REDDING, Calif. (Reuters) - Assisted by calmer winds at their backs, firefighters in northern California on Tuesday stepped up a drive to surround a deadly blaze raging for more than a week around the city of Redding, as 14 people listed as missing turned up safe.
Six others reported missing in the fire zone, 160 miles (260 km) north of the state capital Sacramento, remained unaccounted for, said Redding police Sergeant Todd Cogle, who has overseen the effort to find them.
Frustrated in their search after discovering most of the homes of missing individuals were spared from the fire, police took the unusual step of publicizing the names of 20 people whose whereabouts were unknown.
Within three hours, 14 of them, previously unaware they were being sought and unreachable by cell phone, were located when they saw their names on television or the internet and contacted authorities, Cogle said.
“It speaks to the power of the media and social media,” he told Reuters. Cogle said he was hopeful the remaining six would show up safe as well, adding that at least half of their homes were still intact.
The Carr Fire, which erupted last Monday, has claimed six confirmed fatalities since gale-force winds whipped the blaze into a cyclone of flames that jumped a river and roared with little warning into Redding and adjacent Shasta County communities on Thursday night.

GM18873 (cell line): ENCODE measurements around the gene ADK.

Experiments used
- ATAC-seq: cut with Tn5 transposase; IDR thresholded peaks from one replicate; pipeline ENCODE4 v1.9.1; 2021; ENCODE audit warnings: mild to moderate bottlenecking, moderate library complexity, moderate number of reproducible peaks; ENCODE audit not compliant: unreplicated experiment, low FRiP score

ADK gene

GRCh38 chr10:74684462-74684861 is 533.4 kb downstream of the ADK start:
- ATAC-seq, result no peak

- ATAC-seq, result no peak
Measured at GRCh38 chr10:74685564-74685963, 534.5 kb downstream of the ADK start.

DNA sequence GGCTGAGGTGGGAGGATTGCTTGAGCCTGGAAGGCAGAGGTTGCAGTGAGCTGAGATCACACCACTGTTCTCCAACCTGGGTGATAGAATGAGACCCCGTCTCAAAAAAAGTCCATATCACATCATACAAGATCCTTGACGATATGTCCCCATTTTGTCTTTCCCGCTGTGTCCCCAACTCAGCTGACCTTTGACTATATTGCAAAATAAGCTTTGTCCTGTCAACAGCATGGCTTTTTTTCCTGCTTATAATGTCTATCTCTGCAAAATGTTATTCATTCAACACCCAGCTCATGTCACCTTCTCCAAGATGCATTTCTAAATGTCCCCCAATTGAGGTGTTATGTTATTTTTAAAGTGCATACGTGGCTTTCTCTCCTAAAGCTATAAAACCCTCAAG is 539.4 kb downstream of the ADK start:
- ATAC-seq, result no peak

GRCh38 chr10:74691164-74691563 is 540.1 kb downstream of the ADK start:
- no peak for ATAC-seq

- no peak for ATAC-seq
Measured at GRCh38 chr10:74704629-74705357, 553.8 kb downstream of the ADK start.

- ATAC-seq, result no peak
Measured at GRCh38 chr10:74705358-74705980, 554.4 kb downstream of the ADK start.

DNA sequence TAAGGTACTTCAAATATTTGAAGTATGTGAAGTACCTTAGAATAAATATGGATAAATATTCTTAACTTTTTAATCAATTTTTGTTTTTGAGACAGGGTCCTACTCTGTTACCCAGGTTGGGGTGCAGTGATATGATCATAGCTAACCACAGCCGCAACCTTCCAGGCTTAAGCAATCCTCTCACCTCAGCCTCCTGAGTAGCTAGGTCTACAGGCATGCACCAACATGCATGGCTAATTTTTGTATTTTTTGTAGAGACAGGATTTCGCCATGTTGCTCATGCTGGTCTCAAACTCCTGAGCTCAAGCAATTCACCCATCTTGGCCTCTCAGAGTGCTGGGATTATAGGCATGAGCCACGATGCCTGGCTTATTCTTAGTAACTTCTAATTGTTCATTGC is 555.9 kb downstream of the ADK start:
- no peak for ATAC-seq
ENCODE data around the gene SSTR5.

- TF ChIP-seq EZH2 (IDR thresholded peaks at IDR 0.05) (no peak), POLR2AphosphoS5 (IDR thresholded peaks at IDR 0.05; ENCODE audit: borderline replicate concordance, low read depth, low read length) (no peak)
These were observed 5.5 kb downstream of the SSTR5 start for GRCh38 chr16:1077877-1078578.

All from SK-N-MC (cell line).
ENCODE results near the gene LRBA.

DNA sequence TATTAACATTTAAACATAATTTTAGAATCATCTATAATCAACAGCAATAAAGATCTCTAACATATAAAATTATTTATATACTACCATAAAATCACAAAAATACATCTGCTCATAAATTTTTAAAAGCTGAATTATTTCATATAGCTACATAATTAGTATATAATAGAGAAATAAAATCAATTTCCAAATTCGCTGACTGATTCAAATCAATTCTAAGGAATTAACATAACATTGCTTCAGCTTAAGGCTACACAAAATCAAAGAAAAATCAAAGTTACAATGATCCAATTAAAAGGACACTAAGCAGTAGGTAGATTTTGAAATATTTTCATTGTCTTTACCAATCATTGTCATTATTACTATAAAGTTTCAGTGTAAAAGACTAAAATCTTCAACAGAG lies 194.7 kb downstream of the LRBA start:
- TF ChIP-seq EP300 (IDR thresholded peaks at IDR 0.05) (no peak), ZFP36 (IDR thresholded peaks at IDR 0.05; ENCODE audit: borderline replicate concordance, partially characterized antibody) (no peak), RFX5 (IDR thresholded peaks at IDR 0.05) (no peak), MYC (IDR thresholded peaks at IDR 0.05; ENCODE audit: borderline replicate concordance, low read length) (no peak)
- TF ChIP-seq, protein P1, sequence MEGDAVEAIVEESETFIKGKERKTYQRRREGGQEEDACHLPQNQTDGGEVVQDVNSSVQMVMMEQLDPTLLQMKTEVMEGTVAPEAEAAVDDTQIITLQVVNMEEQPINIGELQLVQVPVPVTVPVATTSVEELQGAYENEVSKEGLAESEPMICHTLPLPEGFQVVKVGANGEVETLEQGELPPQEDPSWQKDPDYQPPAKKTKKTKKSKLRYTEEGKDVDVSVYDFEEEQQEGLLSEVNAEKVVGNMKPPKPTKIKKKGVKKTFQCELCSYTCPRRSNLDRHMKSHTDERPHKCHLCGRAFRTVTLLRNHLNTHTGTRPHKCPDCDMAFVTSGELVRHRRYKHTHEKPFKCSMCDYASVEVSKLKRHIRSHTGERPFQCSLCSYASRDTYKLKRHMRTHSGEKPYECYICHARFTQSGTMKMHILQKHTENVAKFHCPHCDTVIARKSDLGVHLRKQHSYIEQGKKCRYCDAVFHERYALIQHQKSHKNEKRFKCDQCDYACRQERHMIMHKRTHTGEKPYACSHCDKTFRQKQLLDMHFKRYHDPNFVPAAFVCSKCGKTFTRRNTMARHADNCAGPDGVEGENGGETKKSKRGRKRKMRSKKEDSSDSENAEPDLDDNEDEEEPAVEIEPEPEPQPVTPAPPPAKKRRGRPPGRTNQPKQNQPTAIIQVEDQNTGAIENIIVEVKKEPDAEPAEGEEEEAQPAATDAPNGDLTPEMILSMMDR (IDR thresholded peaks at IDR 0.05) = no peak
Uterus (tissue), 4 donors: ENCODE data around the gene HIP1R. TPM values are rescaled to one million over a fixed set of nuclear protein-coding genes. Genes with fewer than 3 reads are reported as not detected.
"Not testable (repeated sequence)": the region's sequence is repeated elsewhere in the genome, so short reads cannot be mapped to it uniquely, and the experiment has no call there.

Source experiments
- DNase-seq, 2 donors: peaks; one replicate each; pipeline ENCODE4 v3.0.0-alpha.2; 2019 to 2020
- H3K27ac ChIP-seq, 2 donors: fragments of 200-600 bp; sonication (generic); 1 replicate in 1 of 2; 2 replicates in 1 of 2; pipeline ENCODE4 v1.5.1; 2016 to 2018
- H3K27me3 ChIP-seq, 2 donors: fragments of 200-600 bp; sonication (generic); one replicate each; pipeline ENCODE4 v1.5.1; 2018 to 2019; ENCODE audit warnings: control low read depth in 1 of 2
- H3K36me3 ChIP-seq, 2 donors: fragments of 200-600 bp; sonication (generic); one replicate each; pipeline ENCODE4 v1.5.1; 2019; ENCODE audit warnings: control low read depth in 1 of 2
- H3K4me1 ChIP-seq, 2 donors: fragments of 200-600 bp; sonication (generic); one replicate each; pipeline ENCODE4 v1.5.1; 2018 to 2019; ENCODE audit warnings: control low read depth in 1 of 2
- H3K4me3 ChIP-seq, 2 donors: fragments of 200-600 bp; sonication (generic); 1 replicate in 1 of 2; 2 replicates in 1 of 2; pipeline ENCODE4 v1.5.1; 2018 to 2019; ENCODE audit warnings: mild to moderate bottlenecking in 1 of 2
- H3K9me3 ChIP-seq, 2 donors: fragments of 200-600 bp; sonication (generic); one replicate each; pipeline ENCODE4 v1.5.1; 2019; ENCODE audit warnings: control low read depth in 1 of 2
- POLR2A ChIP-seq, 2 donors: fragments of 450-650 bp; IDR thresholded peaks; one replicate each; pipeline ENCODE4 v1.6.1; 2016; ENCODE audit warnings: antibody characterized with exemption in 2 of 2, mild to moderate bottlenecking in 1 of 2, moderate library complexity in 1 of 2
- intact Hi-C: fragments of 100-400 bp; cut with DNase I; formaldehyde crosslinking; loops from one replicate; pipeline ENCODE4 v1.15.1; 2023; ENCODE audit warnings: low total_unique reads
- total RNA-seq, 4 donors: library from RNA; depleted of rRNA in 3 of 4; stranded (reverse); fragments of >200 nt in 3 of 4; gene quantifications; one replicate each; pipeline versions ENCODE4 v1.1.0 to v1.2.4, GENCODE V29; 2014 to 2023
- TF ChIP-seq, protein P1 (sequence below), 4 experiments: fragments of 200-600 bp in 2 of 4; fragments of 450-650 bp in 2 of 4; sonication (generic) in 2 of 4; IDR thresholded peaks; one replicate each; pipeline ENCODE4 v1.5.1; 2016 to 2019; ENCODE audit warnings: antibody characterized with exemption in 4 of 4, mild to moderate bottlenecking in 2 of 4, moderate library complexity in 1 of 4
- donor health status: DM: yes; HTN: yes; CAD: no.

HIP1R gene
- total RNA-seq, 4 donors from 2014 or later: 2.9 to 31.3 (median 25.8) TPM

Whole neighborhoods were laid to waste as residents fled for their lives, many carrying only their pets and few belongings.
Among the dead were two firefighters, as well as two young children who perished with their great-grandmother as they huddled under a wet blanket while their house went up in smoke.
Nearly 900 homes and 300 other buildings were reduced to ruins in what state officials now rank as the seventh most destructive wildfire in California history.
Some 3,600 firefighters arrayed against the blaze gained further ground, helped by a second day of diminished winds.
State fire officials reported 27 percent of the blaze’s perimeter corralled by containment lines, up from 5 percent during much of the past week, even as the footprint of scorched landscape grew to 110,000 acres (45,000 hectares).
Some evacuees have been allowed to return home, though as many as 37,000 remained displaced.
Lighter winds also gave a boost to some 2,000 firefighters battling a pair of fires at the southern end of Mendocino National Forest, where some 12,200 people were under mandatory evacuation orders.
Those blazes, dubbed the Ranch and River fires, have charred more than 74,000 acres (30,000 hectares), with containment measured at 12 percent for the two together.
The Carr Fire stands as the most formidable of 94 wildfires burning across 13 U.S. Western states, from Texas to Alaska, according to the National Interagency Fire Center.
California, with 17 large active blazes reported, has been one of the hardest hit, with a volatile mix of triple digit-temperatures, erratic winds and drought-parched vegetation fueling intense wildfire activity.
Additional reporting by Alex Dobuzinskis in Los Angeles, Brendan O'Brien in Milwaukee and Jonathan Allen in New York; Editing by Jonathan Oatis, Chris Reese, Toni Reinhold